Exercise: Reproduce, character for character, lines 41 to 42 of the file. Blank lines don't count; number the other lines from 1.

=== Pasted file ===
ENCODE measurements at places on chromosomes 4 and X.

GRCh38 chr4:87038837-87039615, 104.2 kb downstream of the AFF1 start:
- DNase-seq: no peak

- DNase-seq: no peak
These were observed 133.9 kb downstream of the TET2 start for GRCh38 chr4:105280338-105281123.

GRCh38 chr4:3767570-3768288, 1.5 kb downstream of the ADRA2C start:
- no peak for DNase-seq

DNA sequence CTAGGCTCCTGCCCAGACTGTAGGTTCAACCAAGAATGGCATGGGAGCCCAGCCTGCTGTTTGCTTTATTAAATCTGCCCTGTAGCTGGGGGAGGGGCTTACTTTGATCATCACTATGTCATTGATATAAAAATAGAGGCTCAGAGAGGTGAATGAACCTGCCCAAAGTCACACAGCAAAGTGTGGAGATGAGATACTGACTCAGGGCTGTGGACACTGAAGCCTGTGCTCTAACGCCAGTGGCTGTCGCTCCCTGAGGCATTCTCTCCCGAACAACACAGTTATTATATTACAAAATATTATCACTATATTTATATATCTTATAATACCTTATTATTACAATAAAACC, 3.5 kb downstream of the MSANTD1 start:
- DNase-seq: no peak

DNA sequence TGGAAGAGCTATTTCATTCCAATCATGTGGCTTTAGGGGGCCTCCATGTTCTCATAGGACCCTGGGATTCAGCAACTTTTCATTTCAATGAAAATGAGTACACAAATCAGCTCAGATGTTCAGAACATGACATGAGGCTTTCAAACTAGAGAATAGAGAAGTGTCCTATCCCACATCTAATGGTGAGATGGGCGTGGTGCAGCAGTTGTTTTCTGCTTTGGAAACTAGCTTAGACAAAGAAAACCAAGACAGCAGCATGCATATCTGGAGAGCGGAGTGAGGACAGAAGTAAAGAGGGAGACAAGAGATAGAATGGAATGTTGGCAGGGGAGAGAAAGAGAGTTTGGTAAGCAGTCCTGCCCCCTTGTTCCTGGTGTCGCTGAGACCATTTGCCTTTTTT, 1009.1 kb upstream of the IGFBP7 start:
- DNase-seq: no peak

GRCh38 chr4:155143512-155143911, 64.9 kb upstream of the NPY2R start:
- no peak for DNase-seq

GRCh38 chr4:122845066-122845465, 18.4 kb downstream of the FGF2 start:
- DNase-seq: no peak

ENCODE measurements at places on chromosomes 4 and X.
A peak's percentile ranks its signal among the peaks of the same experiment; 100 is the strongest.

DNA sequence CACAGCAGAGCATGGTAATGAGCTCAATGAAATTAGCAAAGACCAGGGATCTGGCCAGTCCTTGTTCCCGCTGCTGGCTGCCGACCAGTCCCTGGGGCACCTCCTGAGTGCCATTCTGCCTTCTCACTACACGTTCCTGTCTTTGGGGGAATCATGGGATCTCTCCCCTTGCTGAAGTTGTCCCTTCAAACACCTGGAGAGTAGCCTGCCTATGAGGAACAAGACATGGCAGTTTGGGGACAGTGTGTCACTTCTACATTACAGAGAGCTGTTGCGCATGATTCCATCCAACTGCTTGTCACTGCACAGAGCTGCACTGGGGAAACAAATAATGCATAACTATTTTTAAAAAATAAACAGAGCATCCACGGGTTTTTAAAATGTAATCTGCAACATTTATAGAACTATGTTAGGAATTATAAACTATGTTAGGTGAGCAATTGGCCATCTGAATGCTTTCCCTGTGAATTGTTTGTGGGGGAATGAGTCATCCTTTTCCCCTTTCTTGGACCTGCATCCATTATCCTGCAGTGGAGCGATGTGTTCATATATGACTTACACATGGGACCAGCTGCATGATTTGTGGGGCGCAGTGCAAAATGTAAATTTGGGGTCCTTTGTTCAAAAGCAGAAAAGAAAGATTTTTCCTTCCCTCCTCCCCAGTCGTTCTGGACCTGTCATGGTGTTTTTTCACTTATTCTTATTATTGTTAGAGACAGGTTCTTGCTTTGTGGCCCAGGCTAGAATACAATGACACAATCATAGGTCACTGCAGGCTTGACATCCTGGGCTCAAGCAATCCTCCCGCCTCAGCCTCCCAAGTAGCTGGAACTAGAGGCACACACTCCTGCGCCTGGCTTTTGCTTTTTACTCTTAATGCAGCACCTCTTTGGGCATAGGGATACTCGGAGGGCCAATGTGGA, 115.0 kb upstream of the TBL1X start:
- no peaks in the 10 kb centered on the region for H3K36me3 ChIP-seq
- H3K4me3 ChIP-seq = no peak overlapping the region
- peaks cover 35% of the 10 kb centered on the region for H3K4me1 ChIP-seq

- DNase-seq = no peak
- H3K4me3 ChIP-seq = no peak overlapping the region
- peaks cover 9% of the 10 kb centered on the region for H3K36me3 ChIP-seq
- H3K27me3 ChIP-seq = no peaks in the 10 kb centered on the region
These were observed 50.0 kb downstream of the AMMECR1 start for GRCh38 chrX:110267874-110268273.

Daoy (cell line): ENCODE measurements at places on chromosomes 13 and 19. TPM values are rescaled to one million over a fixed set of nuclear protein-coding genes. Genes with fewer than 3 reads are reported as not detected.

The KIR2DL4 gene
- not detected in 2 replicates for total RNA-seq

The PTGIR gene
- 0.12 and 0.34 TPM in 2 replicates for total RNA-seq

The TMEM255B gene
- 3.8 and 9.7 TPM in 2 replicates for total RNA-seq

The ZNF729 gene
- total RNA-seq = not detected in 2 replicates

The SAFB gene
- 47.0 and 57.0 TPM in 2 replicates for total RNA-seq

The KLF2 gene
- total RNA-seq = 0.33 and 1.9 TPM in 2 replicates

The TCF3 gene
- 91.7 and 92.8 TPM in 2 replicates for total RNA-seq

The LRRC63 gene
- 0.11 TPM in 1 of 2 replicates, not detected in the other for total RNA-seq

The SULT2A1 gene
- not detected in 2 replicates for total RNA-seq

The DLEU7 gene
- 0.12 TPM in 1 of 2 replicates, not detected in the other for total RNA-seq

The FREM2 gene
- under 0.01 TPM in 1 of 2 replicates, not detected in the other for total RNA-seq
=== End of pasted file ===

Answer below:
- 91.7 and 92.8 TPM in 2 replicates for total RNA-seq

The LRRC63 gene